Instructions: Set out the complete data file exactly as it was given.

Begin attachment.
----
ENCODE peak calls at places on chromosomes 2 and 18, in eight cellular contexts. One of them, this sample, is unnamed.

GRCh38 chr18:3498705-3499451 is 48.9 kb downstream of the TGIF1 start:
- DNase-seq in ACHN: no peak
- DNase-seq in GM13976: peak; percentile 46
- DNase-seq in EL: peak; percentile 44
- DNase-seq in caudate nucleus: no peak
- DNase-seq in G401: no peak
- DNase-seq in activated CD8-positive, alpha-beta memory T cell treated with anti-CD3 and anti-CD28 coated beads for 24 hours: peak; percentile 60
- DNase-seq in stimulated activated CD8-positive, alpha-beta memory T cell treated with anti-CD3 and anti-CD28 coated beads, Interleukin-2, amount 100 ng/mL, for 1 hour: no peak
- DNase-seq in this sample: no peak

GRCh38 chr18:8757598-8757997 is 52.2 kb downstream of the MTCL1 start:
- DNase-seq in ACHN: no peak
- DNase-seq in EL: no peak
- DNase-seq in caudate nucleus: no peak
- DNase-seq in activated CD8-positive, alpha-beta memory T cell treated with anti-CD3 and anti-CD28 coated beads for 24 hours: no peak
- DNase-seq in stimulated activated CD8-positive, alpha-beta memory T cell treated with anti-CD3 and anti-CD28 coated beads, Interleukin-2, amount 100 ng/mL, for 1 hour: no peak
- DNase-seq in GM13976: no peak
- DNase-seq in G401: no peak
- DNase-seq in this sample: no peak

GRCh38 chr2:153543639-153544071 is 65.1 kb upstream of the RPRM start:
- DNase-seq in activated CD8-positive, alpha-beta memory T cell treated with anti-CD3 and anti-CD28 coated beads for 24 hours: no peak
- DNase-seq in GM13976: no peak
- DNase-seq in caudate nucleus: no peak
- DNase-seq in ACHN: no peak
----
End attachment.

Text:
ENCODE peak calls at places on chromosomes 2 and 18, in eight cellular contexts. One of them, this sample, is unnamed.

GRCh38 chr18:3498705-3499451 is 48.9 kb downstream of the TGIF1 start:
- DNase-seq in ACHN: no peak
- DNase-seq in GM13976: peak; percentile 46
- DNase-seq in EL: peak; percentile 44
- DNase-seq in caudate nucleus: no peak
- DNase-seq in G401: no peak
- DNase-seq in activated CD8-positive, alpha-beta memory T cell treated with anti-CD3 and anti-CD28 coated beads for 24 hours: peak; percentile 60
- DNase-seq in stimulated activated CD8-positive, alpha-beta memory T cell treated with anti-CD3 and anti-CD28 coated beads, Interleukin-2, amount 100 ng/mL, for 1 hour: no peak
- DNase-seq in this sample: no peak

GRCh38 chr18:8757598-8757997 is 52.2 kb downstream of the MTCL1 start:
- DNase-seq in ACHN: no peak
- DNase-seq in EL: no peak
- DNase-seq in caudate nucleus: no peak
- DNase-seq in activated CD8-positive, alpha-beta memory T cell treated with anti-CD3 and anti-CD28 coated beads for 24 hours: no peak
- DNase-seq in stimulated activated CD8-positive, alpha-beta memory T cell treated with anti-CD3 and anti-CD28 coated beads, Interleukin-2, amount 100 ng/mL, for 1 hour: no peak
- DNase-seq in GM13976: no peak
- DNase-seq in G401: no peak
- DNase-seq in this sample: no peak

GRCh38 chr2:153543639-153544071 is 65.1 kb upstream of the RPRM start:
- DNase-seq in activated CD8-positive, alpha-beta memory T cell treated with anti-CD3 and anti-CD28 coated beads for 24 hours: no peak
- DNase-seq in GM13976: no peak
- DNase-seq in caudate nucleus: no peak
- DNase-seq in ACHN: no peak